Supplements heal pressure ulcers faster

By Stephen Daniells

- Last updated on GMT

Related tags: National health service, Nutrition

Bed sores, which afflict up to one-tenth of hospital patients, heal
more quickly when key supplements are added to a standard hospital
diet, reports new research from Australia.

The treatment of pressure ulcers, caused by pressure, friction and moisture, is estimated to cost as much as £3m per year in a typical 600-bed general hospital, and an annual £1.4bn to £2.1bn across the UK - equivalent to 4 per cent of total National Health Service (NHS) spending.

The new study divided 16 inpatients aged 37 to 92, into three groups, for a three-week period. One group ate a standard hospital diet, the second was additionally given a high-protein/energy supplement, and the third was further supplemented with arginine (9g), vitamin C (500 mg), and zinc (30 mg).

Lead author Katherine Desneves wrote: "Only patients receiving additional arginine, vitamin C and zinc demonstrated a clinically significant improvement in pressure ulcer healing."

However, this improvement challenges current guidelines on bedsore treatment.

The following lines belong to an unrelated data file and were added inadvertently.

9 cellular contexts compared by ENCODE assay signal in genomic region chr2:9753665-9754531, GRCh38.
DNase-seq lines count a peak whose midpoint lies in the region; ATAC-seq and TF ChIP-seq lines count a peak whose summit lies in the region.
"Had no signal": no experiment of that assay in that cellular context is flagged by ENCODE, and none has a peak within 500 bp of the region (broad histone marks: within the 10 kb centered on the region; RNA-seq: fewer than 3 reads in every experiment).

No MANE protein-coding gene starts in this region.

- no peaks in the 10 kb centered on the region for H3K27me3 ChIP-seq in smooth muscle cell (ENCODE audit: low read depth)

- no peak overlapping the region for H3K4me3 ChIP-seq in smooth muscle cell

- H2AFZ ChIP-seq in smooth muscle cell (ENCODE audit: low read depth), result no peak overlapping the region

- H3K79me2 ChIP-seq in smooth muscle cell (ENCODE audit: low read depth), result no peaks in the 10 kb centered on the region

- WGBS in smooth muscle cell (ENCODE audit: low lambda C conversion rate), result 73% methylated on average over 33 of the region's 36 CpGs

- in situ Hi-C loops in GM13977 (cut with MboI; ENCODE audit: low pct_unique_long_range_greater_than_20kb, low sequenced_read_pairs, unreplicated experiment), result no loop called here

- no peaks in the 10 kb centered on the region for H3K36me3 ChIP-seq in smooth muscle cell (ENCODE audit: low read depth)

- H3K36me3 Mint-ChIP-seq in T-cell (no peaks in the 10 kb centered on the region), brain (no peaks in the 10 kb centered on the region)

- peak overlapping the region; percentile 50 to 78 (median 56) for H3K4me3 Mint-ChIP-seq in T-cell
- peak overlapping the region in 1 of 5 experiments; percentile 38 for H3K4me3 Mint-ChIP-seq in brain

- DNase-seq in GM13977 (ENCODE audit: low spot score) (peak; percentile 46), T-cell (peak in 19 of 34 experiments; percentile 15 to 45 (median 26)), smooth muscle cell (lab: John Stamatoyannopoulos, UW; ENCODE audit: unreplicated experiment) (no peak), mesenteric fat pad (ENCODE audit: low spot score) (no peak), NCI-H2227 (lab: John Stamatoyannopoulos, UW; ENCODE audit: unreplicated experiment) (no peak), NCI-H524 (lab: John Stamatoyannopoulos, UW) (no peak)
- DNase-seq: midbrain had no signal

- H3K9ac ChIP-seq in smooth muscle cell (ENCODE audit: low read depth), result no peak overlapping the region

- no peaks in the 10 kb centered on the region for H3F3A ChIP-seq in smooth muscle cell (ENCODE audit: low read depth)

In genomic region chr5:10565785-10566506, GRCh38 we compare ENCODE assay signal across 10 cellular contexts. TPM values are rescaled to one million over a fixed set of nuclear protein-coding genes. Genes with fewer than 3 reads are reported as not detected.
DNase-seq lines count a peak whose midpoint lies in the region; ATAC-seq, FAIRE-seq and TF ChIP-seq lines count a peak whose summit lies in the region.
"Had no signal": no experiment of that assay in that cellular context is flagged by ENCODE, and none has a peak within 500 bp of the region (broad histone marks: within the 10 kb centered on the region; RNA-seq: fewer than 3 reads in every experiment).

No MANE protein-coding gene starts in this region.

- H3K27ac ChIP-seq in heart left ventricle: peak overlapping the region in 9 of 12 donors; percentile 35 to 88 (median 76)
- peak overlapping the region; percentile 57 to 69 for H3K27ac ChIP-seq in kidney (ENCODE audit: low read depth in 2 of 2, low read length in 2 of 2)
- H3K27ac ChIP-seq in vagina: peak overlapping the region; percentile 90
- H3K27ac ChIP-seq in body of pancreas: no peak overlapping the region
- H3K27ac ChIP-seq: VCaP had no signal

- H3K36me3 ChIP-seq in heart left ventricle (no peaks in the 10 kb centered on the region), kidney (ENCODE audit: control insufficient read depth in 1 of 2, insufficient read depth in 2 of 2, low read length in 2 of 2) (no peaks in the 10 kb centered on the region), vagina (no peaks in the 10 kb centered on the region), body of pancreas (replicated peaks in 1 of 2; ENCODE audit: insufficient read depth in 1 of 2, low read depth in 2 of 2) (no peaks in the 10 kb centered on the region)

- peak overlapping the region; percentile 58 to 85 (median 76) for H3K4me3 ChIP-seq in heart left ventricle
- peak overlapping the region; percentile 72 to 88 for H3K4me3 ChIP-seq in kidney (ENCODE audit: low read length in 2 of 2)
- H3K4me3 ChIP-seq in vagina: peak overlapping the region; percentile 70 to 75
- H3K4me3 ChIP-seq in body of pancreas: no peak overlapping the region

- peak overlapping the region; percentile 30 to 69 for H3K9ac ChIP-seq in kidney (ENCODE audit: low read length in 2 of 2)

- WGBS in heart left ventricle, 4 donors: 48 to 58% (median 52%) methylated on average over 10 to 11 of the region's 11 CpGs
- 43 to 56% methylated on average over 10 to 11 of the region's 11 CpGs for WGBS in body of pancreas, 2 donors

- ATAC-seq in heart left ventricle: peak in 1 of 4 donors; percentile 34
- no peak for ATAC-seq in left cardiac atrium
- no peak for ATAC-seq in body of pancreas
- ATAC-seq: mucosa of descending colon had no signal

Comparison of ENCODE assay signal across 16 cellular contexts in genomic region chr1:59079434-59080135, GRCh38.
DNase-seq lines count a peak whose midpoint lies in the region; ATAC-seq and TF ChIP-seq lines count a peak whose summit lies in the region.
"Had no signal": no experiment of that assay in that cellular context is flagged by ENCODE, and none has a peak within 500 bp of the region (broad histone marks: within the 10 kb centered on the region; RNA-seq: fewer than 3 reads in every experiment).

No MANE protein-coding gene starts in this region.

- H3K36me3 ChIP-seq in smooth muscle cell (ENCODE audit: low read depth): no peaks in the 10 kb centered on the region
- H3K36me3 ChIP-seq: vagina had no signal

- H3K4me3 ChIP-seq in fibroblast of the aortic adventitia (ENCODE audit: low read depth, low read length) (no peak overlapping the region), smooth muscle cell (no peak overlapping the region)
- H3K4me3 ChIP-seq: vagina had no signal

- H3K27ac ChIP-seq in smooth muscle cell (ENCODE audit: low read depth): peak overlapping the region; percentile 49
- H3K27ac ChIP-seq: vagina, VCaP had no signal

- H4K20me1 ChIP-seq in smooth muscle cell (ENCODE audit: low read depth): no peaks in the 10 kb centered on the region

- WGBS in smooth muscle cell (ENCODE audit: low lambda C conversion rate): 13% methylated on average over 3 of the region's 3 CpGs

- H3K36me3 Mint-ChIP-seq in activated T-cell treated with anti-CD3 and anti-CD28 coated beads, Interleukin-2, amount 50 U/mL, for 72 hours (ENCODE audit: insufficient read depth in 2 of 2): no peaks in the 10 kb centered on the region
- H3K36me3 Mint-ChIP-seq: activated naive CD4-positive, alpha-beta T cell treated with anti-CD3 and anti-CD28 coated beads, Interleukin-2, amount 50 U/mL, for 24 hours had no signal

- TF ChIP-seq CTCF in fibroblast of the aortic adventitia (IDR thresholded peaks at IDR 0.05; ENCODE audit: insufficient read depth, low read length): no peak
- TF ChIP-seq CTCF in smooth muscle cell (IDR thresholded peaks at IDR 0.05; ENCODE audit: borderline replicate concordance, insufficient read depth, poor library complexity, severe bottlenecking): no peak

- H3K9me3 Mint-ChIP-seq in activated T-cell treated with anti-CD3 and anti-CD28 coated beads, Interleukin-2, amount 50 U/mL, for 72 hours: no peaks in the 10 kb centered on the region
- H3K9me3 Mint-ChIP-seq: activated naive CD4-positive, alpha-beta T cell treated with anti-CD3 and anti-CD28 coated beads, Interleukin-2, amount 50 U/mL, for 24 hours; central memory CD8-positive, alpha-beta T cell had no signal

Previous research on the impact of supplements on pressure ulcer has been unconvincing, prompting a 2005 report by the Royal College of Nursing and the National Institute for Health and Clinical Excellence (NICE) to conclude: "There is no evidence to support the routine administration of nutritional support/ supplementation… to promote the healing of pressure ulcers."

A spokesman for the NICE told "NICE would not be able to comment on the results [of the Australian research], except to say that the current NICE guideline on pressure ulcer management takes into account all the available published evidence as at August 2004. This guidance, like all NICE guidance, will be reviewed - a process that normally begins four years after the date of issue."

"Reviewing may begin before this if significant evidence that affects the guideline recommendations is identified."

Desneves, meantime, appeared to acknowledge the latest research as only a first indicator. "The results need to be confirmed in a larger study."

The Australian study was published in the December issue of Clinical Nutrition​ (Vol 24. Iss. 6 pp979-987).

Related topics: Research, Suppliers, Supplements

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